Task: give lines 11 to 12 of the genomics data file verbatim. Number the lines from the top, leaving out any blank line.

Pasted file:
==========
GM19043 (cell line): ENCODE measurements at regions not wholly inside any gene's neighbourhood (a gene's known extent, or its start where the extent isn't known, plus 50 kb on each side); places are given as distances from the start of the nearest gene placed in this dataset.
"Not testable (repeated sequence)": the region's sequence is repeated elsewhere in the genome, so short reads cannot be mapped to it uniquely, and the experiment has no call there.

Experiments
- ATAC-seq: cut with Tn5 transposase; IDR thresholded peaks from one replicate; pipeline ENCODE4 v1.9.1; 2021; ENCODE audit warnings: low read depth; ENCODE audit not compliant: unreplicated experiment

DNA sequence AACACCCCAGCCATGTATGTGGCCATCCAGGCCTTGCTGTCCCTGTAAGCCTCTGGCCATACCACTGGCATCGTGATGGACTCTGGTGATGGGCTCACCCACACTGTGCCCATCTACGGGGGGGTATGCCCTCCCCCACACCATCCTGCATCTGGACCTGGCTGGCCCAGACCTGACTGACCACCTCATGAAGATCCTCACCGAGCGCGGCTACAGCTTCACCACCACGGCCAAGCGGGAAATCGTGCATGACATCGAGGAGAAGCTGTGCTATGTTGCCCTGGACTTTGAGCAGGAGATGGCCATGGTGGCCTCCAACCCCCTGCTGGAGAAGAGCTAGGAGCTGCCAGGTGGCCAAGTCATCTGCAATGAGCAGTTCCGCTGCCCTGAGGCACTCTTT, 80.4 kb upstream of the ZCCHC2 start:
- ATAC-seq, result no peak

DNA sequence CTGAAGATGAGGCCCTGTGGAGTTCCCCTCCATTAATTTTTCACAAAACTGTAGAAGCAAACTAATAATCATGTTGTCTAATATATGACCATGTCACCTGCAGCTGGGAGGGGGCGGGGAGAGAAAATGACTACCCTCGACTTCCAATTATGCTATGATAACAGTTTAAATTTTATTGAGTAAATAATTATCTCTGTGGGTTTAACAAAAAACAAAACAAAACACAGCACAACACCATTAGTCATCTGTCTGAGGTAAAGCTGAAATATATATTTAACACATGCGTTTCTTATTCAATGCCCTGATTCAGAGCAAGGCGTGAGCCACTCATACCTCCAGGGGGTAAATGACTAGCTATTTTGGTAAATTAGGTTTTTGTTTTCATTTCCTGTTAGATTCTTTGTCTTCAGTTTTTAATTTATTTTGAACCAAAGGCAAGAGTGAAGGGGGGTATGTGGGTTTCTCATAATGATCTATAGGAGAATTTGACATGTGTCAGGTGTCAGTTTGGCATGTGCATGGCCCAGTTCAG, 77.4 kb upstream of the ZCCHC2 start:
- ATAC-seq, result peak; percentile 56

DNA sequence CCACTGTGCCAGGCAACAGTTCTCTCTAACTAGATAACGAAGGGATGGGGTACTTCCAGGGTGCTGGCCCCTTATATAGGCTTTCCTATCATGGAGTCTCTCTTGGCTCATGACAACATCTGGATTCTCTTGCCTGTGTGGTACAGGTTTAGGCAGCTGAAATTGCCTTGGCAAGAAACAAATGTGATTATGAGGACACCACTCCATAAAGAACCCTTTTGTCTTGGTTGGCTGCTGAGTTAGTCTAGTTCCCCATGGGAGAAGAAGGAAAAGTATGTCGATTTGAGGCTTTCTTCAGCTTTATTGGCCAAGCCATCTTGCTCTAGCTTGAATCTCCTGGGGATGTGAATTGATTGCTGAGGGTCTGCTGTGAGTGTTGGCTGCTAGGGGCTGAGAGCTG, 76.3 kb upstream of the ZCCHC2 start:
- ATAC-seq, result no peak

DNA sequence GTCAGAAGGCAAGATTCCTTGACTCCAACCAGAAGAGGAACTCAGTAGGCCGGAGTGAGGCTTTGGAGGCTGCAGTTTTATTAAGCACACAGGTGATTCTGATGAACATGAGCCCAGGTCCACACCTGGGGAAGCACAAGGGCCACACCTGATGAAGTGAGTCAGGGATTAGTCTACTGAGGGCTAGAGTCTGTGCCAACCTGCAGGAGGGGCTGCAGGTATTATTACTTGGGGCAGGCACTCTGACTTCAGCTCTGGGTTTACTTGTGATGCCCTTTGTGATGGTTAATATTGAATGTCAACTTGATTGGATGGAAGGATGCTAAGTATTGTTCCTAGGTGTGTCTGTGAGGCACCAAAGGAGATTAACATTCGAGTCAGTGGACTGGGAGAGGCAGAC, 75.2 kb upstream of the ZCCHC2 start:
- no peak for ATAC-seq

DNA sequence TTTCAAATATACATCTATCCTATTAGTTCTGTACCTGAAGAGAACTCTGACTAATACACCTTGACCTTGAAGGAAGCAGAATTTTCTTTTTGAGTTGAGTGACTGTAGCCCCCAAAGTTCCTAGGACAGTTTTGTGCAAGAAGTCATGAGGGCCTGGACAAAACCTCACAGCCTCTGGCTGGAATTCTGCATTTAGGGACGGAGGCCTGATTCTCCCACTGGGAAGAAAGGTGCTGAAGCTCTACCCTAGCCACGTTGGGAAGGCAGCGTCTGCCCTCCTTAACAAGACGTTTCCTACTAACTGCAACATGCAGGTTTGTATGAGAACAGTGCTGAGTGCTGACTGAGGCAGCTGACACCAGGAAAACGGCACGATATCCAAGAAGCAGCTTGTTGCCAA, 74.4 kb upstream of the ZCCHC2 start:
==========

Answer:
DNA sequence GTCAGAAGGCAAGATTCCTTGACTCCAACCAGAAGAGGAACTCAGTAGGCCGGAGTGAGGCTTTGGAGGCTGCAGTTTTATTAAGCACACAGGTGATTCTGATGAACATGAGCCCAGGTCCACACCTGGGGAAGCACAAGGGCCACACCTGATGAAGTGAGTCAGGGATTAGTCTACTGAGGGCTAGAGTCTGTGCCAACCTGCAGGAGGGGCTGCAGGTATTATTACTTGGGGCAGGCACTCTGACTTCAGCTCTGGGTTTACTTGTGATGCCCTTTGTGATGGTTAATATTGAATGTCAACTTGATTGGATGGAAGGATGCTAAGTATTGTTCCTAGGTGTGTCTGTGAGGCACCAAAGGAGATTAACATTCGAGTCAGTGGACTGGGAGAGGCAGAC, 75.2 kb upstream of the ZCCHC2 start:
- no peak for ATAC-seq